Christmas Blog Giveaway: The Neighborhood

The-NeighborhoodI happen to have an extra, brand-new copy of one of my favorite books of the year: Gonçalo M. Tavares’s The Neighborhood (my review here; my books of the year post here). What a fantastic book. I’d like to give it to one of you.

Here’s how we’re going to do this:

1. Leave a comment below explicitly stating your interest in the book.

2. In your comment, please tell me what  your favorite book of the year was (it doesn’t have to have been published this year, just something you read this year).

3. Only one official entry per person, please.

4. Entry is open to anyone, anywhere.

5. I will use a random number generator to help pick the winner on December 25. I don’t know what time of day I will get to this, but since I live in the western U.S. now, it might be quite late (or no longer even Christmas) where you’re at. Please feel free enter up until I leave a comment saying that the game is closed.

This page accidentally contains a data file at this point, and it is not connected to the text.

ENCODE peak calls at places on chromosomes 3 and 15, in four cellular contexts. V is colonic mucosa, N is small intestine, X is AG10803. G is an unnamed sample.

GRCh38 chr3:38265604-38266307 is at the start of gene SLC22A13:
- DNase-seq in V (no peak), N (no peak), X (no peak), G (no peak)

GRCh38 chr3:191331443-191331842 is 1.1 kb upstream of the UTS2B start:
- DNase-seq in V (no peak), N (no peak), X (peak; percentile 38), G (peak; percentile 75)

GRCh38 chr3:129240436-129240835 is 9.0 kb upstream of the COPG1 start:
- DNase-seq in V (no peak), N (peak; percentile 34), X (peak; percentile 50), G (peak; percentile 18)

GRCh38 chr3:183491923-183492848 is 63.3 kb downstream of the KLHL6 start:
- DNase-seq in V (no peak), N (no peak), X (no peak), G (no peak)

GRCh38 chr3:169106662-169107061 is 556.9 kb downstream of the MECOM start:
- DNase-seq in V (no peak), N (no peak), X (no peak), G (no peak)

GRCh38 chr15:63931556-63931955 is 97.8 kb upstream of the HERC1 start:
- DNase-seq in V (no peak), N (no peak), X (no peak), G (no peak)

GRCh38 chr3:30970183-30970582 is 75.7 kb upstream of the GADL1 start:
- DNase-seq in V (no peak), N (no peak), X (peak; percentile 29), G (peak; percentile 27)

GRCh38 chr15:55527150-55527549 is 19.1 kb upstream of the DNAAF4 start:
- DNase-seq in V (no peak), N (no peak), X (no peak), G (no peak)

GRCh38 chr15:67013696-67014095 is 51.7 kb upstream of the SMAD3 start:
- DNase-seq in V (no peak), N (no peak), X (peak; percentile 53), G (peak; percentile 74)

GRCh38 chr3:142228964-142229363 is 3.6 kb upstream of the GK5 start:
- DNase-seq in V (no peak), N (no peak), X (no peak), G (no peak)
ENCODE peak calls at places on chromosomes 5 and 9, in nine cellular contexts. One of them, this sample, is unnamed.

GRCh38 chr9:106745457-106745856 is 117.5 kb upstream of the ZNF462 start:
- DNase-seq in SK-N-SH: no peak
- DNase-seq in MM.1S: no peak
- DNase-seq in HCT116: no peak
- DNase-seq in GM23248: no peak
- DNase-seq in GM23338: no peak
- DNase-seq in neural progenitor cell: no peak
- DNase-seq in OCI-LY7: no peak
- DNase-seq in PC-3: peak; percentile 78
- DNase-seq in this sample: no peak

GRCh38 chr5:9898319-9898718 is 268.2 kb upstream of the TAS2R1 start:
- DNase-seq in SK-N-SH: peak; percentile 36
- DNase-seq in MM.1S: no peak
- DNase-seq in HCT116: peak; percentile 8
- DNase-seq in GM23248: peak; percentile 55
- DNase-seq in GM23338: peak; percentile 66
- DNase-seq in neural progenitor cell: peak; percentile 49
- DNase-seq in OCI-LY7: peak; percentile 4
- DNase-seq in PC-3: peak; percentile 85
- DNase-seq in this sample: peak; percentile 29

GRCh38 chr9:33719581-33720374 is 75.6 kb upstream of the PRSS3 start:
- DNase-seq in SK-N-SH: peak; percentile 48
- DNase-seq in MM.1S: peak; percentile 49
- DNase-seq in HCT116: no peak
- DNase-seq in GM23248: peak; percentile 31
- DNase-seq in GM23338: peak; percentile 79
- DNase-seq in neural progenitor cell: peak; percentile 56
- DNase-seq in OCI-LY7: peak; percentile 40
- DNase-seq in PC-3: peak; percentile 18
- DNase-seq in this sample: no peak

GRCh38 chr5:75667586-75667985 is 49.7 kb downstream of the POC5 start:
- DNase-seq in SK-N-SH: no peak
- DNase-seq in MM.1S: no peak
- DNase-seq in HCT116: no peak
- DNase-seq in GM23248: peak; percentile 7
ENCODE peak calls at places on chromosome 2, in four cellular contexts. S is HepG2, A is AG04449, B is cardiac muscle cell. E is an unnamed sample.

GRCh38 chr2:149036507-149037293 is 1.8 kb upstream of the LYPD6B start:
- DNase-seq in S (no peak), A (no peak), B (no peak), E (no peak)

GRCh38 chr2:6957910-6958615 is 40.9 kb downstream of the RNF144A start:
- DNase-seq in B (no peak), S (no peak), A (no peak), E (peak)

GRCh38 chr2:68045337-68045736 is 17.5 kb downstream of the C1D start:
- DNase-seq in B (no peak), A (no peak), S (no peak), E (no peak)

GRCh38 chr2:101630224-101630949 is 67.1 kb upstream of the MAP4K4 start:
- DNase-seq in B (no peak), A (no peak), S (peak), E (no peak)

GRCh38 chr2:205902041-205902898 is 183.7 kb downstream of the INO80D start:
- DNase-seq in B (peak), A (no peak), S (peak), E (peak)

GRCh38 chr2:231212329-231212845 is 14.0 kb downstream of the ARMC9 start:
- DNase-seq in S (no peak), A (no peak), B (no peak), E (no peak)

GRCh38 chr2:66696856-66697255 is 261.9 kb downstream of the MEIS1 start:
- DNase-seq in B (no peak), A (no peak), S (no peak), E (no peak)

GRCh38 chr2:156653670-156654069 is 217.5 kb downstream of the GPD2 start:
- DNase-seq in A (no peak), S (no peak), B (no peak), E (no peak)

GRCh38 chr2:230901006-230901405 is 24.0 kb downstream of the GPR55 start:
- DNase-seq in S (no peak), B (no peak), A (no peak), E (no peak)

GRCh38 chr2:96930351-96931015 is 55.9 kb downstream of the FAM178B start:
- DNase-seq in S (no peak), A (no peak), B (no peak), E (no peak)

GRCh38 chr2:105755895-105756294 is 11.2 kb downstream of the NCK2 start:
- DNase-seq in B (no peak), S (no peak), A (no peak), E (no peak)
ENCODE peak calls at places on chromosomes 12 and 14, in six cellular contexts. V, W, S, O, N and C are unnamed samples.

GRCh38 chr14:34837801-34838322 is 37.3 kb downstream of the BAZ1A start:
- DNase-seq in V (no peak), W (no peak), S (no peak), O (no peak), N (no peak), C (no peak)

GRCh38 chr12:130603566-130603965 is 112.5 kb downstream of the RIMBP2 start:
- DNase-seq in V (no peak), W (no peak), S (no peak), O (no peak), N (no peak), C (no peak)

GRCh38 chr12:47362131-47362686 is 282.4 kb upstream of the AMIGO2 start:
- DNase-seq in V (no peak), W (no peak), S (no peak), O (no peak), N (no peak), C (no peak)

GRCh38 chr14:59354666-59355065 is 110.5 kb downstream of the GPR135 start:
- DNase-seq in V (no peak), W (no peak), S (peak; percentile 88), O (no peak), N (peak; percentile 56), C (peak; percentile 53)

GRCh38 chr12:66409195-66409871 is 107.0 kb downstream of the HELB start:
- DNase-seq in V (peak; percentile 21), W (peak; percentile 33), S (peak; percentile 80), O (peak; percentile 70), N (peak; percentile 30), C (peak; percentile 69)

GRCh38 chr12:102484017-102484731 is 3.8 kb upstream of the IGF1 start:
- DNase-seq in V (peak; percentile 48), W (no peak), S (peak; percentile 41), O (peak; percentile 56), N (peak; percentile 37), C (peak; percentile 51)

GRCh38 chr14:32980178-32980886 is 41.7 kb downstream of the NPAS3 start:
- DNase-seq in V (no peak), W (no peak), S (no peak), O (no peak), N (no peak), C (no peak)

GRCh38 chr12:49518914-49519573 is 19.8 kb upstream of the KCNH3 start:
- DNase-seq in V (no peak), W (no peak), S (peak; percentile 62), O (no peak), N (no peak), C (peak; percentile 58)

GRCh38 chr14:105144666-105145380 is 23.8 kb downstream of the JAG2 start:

I know it will dilute your chances of winning, but please spread the word.

Happy holidays to all, and good luck!

19 thoughts on “Christmas Blog Giveaway: The Neighborhood

  1. This sounds wonderful – I had added it to my wish list after your “best of 2012″ post on Monday.

    I’ve never read Tavares although I’ve heard of him and been intrigued. In this particular book, I’m interested in getting to know not only Tavares but also the six ‘Misters’ of his stories.

    I laughed out loud at Valery’s jumping episode while also sensing the pathos of that situation. A writer who can convey that in just a few sentences (or even just a few words here) is special. If I don’t win this copy, I shall just have to spring for one for myself in the new year ;-)

    Thanks for the chance to win!

  2. Nick says:

    Of the misters in The Neighborhood I’m only familiar with Walser. I think this would make a good starting off point for me to discover the other neighbors.

    That said my favorite 2012 read was Contempt by Alberto Moravia. Followed shortly by Rilke’s The Notebooks of Malte Laurids Brigge.